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Indiana University Bloomington

BEPP

The Kelley Advantage

The department is home to the authors of Managerial Economics and Business Strategy and Games and Information: An Introduction to Game Theory, two of the nation’s leading textbooks in the field.

Research and Publications

Journal Articles

Opportunistic Discrimination

2014, European Economic Review

Rick Harbaugh, Ted To

Abstract

Are minorities more vulnerable to opportunism? We find that individuals from a minority group face greater danger of being cheated because trade with them is less frequent and the value of a reputation for fairness toward them is correspondingly smaller. When the majority is sufficiently large it has no reason to fear opportunism, so a firm can continue business as usual with the majority even after cheating the minority. If there is a small chance that a firm might have an implicit or preference bias against either group, then the interaction with reputational incentives gives unbiased firms an incentive to cheat the minority but not the majority. The prediction that smaller groups are more susceptible to discrimination distinguishes the model from most other discrimination models.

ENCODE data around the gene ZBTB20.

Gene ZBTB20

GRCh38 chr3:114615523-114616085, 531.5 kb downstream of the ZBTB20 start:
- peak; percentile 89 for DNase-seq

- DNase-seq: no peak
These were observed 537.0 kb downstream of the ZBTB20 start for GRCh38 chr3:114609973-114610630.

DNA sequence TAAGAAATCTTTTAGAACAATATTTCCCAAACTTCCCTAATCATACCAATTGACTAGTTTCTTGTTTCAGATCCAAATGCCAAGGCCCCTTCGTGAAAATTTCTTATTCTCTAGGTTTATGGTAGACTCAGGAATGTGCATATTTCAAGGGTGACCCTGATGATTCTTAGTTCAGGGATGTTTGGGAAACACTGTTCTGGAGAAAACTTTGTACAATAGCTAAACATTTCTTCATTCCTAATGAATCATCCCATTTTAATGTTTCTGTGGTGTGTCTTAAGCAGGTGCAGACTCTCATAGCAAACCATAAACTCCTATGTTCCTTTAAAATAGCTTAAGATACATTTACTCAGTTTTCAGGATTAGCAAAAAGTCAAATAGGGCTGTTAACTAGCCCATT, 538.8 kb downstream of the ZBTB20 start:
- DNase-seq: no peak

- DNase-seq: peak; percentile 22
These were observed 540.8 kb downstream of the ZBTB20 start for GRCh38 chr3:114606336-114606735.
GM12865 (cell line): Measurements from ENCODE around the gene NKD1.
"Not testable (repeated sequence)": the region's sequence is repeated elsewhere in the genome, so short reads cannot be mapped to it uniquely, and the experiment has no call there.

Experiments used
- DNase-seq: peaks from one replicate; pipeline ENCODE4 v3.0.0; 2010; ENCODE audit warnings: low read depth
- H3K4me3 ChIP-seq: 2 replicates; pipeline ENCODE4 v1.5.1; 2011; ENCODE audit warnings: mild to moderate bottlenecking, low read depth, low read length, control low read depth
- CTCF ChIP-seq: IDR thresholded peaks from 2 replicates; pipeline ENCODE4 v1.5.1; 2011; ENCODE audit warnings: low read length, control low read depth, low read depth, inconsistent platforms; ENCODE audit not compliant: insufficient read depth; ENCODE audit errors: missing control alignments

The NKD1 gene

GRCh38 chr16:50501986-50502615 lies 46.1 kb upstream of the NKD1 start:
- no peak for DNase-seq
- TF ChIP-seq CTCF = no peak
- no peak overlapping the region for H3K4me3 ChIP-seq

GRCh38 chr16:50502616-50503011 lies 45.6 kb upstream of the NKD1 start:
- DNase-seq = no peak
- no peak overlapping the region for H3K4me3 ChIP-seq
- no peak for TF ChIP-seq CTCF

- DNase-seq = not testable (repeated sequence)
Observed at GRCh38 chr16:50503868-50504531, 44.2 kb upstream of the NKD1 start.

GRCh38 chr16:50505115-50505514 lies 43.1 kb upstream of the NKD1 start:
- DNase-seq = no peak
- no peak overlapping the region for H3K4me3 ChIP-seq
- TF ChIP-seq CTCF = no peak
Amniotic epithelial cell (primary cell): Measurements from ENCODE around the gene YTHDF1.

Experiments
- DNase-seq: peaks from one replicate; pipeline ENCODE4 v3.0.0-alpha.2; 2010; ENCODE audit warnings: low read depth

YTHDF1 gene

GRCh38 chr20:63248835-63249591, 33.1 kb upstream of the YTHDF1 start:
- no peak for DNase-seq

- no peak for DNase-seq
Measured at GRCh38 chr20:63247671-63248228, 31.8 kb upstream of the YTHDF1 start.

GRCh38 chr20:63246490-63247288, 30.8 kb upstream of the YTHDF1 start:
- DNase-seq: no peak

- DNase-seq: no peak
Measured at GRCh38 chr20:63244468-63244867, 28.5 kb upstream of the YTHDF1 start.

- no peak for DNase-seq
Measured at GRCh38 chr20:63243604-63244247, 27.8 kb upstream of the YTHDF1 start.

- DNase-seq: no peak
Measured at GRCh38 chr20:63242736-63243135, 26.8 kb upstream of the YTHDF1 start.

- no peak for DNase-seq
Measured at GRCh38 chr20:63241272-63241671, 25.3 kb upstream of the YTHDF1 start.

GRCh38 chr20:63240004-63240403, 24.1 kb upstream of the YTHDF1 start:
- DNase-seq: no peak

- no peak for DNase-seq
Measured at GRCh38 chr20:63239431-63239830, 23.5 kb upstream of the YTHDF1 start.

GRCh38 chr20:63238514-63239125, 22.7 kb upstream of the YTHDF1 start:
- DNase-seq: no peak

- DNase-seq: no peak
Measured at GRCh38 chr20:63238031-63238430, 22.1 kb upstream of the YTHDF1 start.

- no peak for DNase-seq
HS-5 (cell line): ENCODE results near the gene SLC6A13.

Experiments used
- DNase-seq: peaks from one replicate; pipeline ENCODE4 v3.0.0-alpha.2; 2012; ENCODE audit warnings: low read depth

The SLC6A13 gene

Citation

Harbaugh, Rick, and Ted To (2014), "Opportunistic Discrimination," European Economic Review, 66: 192-204.

Keywords

discrimination, trust, social capital, opportunism, implicit bias, reputation spillover

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Opportunistic Discrimination (56 KB)

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